2. I have the following items for sale: Revel Thermopylae - this was given as a gift, however I don't do plastic models. The kit seems to be quite old and the box condition is poor (looks like it was kept in an attic for several years, maybe decades). I think all the pieces are present but there is no way to be sure. Very few came off the sprues and these I placed in a ziplock bag; the condition of the pieces seems to be good. The paper instructions are on the brittle side but not to the point of falling apart. Here are some pics"
  3. Greetings! work in progress on the main shrouds. futtock shrouds also mostly done on one side. I left the rope and seizing natural color so as to better see how the shrouds run and how they are seized to the main shrouds Jeff
  4. Greetings! Fore top mast shrouds now complete Onto the main mast. photo below shows the developing birds nest of lines while i do the shrouds and lanyards. The first 4 are in place and the aft 4 have been secured at the mast head and marked (see blue tape) so as not to mix them up when it comes time to do the lanyards. My process is to first serve the appropriate length that goes around the masthead, then seize it close to the masthead and the bring them through the top, alternating side to side beginning on the starboard. The shrouds are left long and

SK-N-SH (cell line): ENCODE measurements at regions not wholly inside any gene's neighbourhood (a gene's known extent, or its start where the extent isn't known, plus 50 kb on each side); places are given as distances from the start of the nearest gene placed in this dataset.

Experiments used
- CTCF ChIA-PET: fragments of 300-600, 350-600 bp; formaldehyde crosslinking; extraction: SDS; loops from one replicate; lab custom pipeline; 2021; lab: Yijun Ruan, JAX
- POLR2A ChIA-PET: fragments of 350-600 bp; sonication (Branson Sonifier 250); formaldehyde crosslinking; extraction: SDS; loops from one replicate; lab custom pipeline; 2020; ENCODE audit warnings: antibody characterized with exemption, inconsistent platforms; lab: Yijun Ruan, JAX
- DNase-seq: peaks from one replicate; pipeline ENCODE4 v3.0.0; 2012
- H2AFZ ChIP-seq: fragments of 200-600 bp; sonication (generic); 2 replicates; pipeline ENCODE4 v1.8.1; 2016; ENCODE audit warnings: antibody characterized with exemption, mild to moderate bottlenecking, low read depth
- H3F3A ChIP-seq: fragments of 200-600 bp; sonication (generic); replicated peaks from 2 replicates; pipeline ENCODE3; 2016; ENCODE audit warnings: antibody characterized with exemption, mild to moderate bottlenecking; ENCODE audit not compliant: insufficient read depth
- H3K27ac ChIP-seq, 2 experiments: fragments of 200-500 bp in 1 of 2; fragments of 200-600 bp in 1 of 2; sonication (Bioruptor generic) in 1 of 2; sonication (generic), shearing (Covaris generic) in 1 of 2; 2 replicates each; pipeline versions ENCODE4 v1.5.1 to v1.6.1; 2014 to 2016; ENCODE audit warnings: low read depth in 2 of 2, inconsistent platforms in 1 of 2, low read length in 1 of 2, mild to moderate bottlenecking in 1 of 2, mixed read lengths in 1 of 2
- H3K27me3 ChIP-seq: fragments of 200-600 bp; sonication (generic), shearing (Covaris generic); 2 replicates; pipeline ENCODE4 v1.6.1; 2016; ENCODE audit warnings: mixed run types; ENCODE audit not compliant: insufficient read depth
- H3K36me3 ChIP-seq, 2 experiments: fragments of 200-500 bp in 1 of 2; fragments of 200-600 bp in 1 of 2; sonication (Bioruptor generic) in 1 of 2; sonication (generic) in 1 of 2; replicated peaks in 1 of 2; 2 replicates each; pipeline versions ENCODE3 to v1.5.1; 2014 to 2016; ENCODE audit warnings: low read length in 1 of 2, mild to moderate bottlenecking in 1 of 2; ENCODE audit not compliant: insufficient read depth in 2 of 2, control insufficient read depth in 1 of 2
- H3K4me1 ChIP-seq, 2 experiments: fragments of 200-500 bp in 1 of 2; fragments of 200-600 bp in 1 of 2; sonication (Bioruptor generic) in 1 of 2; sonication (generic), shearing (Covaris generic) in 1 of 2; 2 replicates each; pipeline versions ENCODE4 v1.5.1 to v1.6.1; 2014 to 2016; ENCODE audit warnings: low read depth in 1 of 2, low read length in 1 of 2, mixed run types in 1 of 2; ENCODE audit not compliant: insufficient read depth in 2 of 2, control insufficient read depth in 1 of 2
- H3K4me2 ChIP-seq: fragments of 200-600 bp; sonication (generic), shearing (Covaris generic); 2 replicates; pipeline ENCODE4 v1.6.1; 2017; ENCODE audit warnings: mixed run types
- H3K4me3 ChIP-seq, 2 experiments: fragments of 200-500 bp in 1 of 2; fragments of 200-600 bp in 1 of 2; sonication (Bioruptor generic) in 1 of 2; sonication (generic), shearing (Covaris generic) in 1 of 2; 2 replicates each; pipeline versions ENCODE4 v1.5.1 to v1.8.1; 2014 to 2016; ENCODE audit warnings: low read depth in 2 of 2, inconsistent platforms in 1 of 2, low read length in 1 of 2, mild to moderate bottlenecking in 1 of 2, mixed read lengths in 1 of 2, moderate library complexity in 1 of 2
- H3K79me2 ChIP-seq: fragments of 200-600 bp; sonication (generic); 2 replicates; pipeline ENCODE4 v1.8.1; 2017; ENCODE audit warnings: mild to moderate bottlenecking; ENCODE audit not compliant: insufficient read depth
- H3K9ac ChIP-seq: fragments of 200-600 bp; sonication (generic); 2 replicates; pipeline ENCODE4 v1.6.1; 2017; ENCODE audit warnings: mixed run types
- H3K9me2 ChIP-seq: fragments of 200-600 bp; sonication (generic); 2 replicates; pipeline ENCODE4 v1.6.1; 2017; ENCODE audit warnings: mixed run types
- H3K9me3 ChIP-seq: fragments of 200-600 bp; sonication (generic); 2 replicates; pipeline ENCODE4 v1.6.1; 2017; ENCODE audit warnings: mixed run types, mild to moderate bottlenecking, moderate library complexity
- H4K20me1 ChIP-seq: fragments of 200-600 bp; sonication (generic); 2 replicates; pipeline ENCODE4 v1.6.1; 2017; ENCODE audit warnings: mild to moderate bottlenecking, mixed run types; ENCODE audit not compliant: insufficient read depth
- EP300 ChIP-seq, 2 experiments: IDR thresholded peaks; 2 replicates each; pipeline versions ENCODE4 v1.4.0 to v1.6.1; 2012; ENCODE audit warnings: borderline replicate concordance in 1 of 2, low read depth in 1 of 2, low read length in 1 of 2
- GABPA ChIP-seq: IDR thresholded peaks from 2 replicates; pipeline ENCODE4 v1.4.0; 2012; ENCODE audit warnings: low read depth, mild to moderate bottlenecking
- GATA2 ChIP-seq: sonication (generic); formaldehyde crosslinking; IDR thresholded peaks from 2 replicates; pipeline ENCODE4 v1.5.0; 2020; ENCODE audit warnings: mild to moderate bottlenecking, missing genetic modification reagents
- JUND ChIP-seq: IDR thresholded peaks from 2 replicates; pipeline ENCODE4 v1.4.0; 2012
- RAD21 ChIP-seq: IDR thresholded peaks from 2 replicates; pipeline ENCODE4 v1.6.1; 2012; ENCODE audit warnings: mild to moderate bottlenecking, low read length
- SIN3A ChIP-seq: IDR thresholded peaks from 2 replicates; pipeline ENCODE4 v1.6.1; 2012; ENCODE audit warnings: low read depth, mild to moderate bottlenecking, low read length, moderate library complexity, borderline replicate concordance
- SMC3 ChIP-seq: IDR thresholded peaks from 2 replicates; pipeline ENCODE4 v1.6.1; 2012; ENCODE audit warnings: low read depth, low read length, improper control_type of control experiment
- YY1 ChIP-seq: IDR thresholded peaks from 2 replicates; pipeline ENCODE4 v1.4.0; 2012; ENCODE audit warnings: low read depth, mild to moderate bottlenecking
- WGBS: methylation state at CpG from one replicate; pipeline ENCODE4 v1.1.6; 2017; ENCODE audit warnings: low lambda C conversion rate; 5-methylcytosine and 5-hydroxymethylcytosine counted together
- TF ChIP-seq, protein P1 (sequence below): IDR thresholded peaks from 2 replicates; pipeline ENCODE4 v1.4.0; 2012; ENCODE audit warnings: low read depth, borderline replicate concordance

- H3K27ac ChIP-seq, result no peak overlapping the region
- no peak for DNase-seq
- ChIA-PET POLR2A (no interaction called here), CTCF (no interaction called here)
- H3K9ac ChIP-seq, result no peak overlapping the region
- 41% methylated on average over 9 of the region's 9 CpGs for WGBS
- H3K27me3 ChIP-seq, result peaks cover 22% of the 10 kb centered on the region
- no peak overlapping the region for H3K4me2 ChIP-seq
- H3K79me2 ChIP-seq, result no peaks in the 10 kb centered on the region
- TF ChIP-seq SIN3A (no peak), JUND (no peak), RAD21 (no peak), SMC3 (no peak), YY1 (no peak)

5. Hi Chris, Would any of your boat kits or lanterns work for the Revenge kit you designed or would they be too "advanced" for that period? Jeff (build log for the Revenge under xodar461)
  6. Greetings Kirill, your English is just fine in your posts and I have enjoyed reading them! Lower shrouds of the fore mast are now complete as are the futtocks. First 2 pics show how I keep the ratlines even. Next 2 show the final result. You may notice that the tackles have been undone on the photos above. They would have gotten in the way when the ratlines are placed so they were temporarily disconnected from the channel. This can be seen with the main tackles in the next 2 photos. The fore tackles were replaced upon completion of t
  7. Hi Jonathan, After reviewing you last few posts and Kirill's replies, I thought I would add my 2 cents. One reason things might not look "right" may be due to the thickness of the futtock shrouds. The kit plans call for 1.3 mm rope for the main fore shrouds and 0.75 mm for the futtock and topmast shrouds. The same diameter rope is called for on the corresponding main mast. However, the rope sizes for the shrouds are slightly different from the fore to the main and the sizes used for the kit instructions seem to be too big for the scale of the ship. Sizes of all rop